The 2023 NFL Draft is a little over a week away, and the mocks are flying fast and furiously. The bulk of those projections have the Bears selecting one of LT Paris Johnson Jr. or DL3T Jalen Carter at No. 9. Chicago’s lines were nothing special on both sides of the ball last season, though the defense was much worse. Trying to decide which is a bigger need has been an endless tug-of-war among fans and writers since the season ended in January. There’s also the Bijan Robinson faction of fanatics.
Chicago’s front office places Touchpoint analytics at the forefront of its player evaluations. Touchpoint basically means paying particular attention to the people who act as the face of your brand. It also means making the most of the opportunities you can control. There are two questions that must be answered the right way when it comes to successful player evaluation. The first is, obviously, “What skills does the player bring to the team on the football field?” The second question is “Does the quality of character in the players we acquire match their skill sets?”
— NFL Legacy (@NFLLegacy) April 11, 2023
That process plays out in different ways, and the Bears aren’t the only team that embraces this latest trend in personnel evaluation. Any touch point that the front office has with players is critical. That includes formal and informal interviews, football theory conversations, and watching players work out and compete. You’ve obviously noticed that Poles attended just about every Pro Day that the team visited in the last six weeks. That interaction is critical in finding the players that will best fit with the organization.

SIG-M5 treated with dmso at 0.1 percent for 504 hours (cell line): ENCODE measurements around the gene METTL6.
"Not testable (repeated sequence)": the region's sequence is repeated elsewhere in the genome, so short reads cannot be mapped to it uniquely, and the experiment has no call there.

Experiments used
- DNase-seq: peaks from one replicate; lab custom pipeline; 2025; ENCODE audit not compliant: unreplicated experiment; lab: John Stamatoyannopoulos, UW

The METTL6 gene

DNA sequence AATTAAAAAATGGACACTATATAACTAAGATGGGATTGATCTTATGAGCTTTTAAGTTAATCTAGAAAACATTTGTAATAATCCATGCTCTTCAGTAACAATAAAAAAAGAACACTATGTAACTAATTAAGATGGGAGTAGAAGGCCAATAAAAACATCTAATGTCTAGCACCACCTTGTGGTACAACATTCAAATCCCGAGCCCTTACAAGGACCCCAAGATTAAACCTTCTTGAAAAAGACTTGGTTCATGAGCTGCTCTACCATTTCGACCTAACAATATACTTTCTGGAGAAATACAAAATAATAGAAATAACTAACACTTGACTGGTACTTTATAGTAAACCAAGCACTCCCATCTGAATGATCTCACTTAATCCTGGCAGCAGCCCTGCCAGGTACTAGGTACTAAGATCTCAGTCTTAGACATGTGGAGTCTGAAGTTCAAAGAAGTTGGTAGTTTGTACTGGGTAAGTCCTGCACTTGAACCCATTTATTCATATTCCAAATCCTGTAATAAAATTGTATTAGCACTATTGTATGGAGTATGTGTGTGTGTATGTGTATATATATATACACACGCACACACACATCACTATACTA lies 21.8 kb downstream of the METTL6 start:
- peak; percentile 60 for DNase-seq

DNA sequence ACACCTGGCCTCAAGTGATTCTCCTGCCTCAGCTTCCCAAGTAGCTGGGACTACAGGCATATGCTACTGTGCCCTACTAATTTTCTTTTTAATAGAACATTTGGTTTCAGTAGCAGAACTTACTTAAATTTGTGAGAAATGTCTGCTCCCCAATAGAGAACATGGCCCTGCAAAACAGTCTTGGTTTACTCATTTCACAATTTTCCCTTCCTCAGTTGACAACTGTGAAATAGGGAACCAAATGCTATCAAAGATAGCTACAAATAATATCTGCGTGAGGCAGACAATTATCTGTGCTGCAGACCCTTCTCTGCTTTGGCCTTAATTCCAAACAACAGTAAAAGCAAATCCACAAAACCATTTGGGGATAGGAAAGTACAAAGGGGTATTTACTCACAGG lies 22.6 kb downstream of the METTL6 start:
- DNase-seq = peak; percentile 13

NFL player analysis differs from any other sport. Data collection is as much observational as it is numeric. It is a combination of information sources disseminated in groupthink in order to make the best decisions for the organization. Numerical data is the foundation of player evaluations, but the call to process is just as important. You may have also noticed how involved Chicago’s scouts were during last year’s draft, and those were mostly guys Poles inherited from Ryan Pace. This year, the entire department has skin in the game. Great decisions are therefore born of intelligent conversation.
That, in a nutshell, is Touchpoint. Poles talked about it in the latest edition of 1920 Halas Drive on Chicago’s YouTube channel.
The fact of the matter is that the Bears’ most glaring need heading into next week’s draft is more playmakers, no matter what position they play. What they want is those types of athletes who also exhibit exemplary character. There are too many holes to fill in one offseason, so GM Ryan Poles has to find the players that best fit into his short- and long-term plans. The executive uses the word “playmaker” any time he is asked about what he’s looking for. Check out his quotes going back to last year.
5/3/2022 – “They come in different shapes and sizes and speeds. I think it comes down to playmakers. I think we saw that in the Super Bowl. Guys that can make plays when their number is called, and that’s what we look for, and you can see that on college tape. I will say one of the benefits of the combine is you get to see some of the physical traits as well — what sets them apart. Is it size? Length? Explosion? Is it speed? We’ll put all that together. But I would say that all boils down just to being a playmaker.”